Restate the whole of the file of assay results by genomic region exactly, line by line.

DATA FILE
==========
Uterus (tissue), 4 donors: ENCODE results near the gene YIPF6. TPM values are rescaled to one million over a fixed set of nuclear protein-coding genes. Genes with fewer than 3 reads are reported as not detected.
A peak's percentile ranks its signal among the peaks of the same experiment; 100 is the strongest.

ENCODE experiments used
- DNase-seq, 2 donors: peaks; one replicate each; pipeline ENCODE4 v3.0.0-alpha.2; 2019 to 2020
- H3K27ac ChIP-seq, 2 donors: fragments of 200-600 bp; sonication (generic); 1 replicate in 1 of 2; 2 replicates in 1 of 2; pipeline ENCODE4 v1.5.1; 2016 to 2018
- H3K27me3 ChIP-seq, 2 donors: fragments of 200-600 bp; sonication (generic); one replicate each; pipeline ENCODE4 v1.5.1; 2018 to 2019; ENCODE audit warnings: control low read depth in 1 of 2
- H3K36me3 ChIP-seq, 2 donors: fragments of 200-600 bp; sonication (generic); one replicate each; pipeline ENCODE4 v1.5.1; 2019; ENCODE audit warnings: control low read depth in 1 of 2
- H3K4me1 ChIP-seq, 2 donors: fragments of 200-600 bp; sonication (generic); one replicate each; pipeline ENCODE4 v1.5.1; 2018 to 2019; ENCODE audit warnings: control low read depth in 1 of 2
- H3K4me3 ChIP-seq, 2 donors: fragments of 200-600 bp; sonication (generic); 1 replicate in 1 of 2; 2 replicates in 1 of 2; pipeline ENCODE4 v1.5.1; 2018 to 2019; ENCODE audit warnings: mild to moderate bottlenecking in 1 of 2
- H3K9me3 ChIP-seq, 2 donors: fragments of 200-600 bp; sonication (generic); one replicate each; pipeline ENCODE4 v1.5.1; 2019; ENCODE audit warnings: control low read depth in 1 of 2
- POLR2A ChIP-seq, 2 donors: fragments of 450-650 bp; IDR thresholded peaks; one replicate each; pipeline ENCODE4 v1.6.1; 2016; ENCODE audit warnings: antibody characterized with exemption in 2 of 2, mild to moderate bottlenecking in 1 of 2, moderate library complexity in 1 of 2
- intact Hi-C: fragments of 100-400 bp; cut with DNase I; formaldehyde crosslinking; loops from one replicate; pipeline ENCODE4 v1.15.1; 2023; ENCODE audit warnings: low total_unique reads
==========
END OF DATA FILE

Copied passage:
Uterus (tissue), 4 donors: ENCODE results near the gene YIPF6. TPM values are rescaled to one million over a fixed set of nuclear protein-coding genes. Genes with fewer than 3 reads are reported as not detected.
A peak's percentile ranks its signal among the peaks of the same experiment; 100 is the strongest.

ENCODE experiments used
- DNase-seq, 2 donors: peaks; one replicate each; pipeline ENCODE4 v3.0.0-alpha.2; 2019 to 2020
- H3K27ac ChIP-seq, 2 donors: fragments of 200-600 bp; sonication (generic); 1 replicate in 1 of 2; 2 replicates in 1 of 2; pipeline ENCODE4 v1.5.1; 2016 to 2018
- H3K27me3 ChIP-seq, 2 donors: fragments of 200-600 bp; sonication (generic); one replicate each; pipeline ENCODE4 v1.5.1; 2018 to 2019; ENCODE audit warnings: control low read depth in 1 of 2
- H3K36me3 ChIP-seq, 2 donors: fragments of 200-600 bp; sonication (generic); one replicate each; pipeline ENCODE4 v1.5.1; 2019; ENCODE audit warnings: control low read depth in 1 of 2
- H3K4me1 ChIP-seq, 2 donors: fragments of 200-600 bp; sonication (generic); one replicate each; pipeline ENCODE4 v1.5.1; 2018 to 2019; ENCODE audit warnings: control low read depth in 1 of 2
- H3K4me3 ChIP-seq, 2 donors: fragments of 200-600 bp; sonication (generic); 1 replicate in 1 of 2; 2 replicates in 1 of 2; pipeline ENCODE4 v1.5.1; 2018 to 2019; ENCODE audit warnings: mild to moderate bottlenecking in 1 of 2
- H3K9me3 ChIP-seq, 2 donors: fragments of 200-600 bp; sonication (generic); one replicate each; pipeline ENCODE4 v1.5.1; 2019; ENCODE audit warnings: control low read depth in 1 of 2
- POLR2A ChIP-seq, 2 donors: fragments of 450-650 bp; IDR thresholded peaks; one replicate each; pipeline ENCODE4 v1.6.1; 2016; ENCODE audit warnings: antibody characterized with exemption in 2 of 2, mild to moderate bottlenecking in 1 of 2, moderate library complexity in 1 of 2
- intact Hi-C: fragments of 100-400 bp; cut with DNase I; formaldehyde crosslinking; loops from one replicate; pipeline ENCODE4 v1.15.1; 2023; ENCODE audit warnings: low total_unique reads